While tuning is important in music, tempo is equally important.  A conductor must evaluate and interpret the intention of the written music’s composer.  Some measures will move slowly, proceed into a nearly impossible speed, and eventually, end in a rest.  Each musician watches the conductor carefully, so that the beauty of the composer’s message will be conveyed clearly.  In much the same way, God created a gorgeous symphony long before any instruments were crafted, and the message He wants to convey will have various rhythms and tempos.  He alone knows the scope of the whole arrangement.  If we are yielded to His musicianship, our part will be played intentionally within His timing.  His understanding of the entire composition allows us to be content with His adagios, with His allegros, with His rests.  He has perfect understanding of how each season fits within His symphony.  How sweet it is to remember that I am only His instrument, and that He is the Musician. 

Eventually, there comes an end to every great symphony.  The last note is played, the musicians take their final bow, and the curtains close.  No life lasts forever.  When the final tone ceases, there will be no audience but One from whom we seek approval.  It is the Chief Musician who will evaluate every single note played.

Wherefore we labour, that, whether present or absent, we may be accepted of him. For we must all appear before the judgment seat of Christ; that every one may receive the things done in his body, according to that he hath done, whether it be good or bad.  2 Corinthians 5:9-10

At the close of our lives, when we stand before our Chief Musician and He views the scope of our part played, how will He find our performanceour service?

I enjoyed the picture that C.S. Lewis’ presented in “The Weight of Glory.”

“I suddenly remembered that no one can enter heaven except as a child; and nothing is so obvious in a child—not in a conceited child but in a good child—as its great and undisguised pleasure in being praised. And that is enough to raise our thoughts to what may happen when the redeemed soul, beyond all hope and nearly beyond belief, learns at last that she has pleased Him whom she was created to please. There will no room for vanity then…With no taint of what we should now call self-approval she will most innocently rejoice in the thing that God has made her to be. In the end that Face which is the delight or the terror of the universe must be turned upon each of us either with one expression or with the other, either conferring glory inexpressible or inflicting shame that can never be cured or disguised.”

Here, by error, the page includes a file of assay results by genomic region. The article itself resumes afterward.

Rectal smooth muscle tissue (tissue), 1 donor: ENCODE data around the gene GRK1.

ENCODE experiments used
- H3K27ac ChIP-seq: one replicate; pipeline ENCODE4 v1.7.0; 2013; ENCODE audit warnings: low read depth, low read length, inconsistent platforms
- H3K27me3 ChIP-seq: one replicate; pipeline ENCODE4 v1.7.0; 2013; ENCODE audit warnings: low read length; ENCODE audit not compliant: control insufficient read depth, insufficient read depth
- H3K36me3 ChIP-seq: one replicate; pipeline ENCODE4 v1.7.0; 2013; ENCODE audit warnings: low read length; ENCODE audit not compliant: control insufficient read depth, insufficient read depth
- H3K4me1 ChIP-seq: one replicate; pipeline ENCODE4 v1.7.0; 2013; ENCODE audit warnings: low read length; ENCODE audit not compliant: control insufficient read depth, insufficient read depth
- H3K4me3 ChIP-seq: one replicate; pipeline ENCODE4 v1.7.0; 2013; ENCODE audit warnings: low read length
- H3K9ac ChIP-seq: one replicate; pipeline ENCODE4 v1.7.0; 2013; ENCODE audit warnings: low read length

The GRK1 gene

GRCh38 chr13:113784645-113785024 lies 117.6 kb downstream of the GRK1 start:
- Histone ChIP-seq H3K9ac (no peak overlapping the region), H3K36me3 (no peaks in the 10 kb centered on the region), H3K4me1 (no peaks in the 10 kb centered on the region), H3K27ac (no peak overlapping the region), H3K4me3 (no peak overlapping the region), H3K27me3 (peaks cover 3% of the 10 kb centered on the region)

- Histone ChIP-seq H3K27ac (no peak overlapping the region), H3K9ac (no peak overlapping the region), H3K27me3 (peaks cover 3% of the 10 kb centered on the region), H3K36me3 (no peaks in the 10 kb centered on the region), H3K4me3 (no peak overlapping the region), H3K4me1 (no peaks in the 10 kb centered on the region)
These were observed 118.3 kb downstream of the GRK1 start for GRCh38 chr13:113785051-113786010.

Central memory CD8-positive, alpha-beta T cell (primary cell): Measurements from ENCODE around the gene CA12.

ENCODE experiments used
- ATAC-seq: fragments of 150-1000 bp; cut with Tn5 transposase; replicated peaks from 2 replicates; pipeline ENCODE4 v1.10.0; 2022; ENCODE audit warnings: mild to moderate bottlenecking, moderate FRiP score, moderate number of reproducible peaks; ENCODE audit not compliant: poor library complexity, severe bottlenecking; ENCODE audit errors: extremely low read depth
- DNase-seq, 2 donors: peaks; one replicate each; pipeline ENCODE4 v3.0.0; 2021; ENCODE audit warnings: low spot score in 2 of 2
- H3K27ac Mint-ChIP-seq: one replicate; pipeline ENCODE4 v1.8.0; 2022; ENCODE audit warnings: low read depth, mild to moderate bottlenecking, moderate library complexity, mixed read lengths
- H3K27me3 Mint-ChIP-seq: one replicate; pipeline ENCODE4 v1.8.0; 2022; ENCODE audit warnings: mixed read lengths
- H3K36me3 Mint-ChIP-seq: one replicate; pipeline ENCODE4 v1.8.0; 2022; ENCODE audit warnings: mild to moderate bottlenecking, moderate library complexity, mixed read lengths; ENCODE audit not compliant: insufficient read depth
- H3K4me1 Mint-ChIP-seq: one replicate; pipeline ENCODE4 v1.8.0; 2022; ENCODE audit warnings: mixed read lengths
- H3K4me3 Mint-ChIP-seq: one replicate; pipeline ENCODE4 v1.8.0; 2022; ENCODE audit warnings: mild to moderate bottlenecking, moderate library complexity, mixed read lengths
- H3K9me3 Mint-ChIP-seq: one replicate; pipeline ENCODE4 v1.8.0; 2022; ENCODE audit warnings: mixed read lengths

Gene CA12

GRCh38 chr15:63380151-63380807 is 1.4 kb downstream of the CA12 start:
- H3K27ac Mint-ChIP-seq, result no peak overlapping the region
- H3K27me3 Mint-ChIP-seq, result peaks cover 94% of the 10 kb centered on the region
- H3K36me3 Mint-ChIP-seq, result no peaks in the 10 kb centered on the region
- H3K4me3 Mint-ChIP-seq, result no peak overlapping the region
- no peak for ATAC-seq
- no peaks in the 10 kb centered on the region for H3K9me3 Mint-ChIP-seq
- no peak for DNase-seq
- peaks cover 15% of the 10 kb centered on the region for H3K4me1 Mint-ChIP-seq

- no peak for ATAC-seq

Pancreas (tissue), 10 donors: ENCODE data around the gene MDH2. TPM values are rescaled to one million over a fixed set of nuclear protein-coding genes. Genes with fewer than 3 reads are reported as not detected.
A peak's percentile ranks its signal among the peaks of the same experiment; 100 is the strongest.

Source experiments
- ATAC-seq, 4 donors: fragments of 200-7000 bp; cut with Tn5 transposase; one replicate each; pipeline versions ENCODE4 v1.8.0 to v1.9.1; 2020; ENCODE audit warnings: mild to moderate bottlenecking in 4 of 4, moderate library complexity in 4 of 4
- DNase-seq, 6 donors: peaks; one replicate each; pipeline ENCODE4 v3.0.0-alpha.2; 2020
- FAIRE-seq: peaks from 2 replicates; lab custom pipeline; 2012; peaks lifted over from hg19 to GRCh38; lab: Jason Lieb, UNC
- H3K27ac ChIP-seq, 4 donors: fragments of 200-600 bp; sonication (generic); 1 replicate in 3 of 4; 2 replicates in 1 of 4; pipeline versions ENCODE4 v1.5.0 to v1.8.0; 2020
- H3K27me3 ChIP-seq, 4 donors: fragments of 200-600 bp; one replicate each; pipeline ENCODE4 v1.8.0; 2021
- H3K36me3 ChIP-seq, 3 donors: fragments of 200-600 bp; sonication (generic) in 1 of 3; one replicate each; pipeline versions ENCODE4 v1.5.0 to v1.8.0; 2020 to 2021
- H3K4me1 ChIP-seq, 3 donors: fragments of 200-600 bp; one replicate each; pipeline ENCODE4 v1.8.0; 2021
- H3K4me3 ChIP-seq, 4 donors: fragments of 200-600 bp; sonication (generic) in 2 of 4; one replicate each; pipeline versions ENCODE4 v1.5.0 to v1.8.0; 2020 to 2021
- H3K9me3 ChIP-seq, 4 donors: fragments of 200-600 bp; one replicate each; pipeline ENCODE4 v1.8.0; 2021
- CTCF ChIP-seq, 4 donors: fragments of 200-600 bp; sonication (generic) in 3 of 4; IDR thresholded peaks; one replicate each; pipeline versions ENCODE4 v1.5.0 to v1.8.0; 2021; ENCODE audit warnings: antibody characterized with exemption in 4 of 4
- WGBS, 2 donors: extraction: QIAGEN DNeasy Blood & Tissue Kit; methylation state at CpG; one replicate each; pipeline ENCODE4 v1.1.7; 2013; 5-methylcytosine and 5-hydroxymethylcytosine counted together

As we look toward that day, as we consider the joy of pleasing the One who so skillfully created us to bring Him glory, let us take up our place in the symphony and wholly yield ourselves into the hands of our Chief Musician.  Every instrument is necessary in His composition, and no part is too small.  Let every moment of our song bring Him glory.   Have a wonderful week, my friends!

Published by ebolticoff

I’m Erica and I love coffee, coffee, and more coffee, with a splash of half and half in every cup, any time before 4 pm. I need coffee, you see, because 3 girls:21, 18, 12; and 1 boy:16; call me mom. There is also a high school exchange student and a dog, with frequent comings and going of various friends, and a father-in-law who lives next door. And last, but definitely not least, there is an amazingly handsome man who spoils me far more than a girl could ever dream of who calls me “Hon.” That would be my husband if you’re not following me. But even with all of these blessings, and ALL of that coffee, this girl held a whole lot of longings in her heart: longings for joy, longings for love, longings for contentment...the list goes on. There was only one place to go, One Person, really. I found the One who satisfies my soul at the Well that flows with His Living Water. Pop in anytime and let’s have coffee over the Word together.

2 thoughts on “To Our Chief Musician

  1. Beautiful analogy! I was reading the article you linked to find out how much Joshua Bell paid for the violin, but if I had read your next paragraph I would have found out. Ha! I’m thankful our Lord uses us as part of His orchestra. 💕

    Liked by 1 person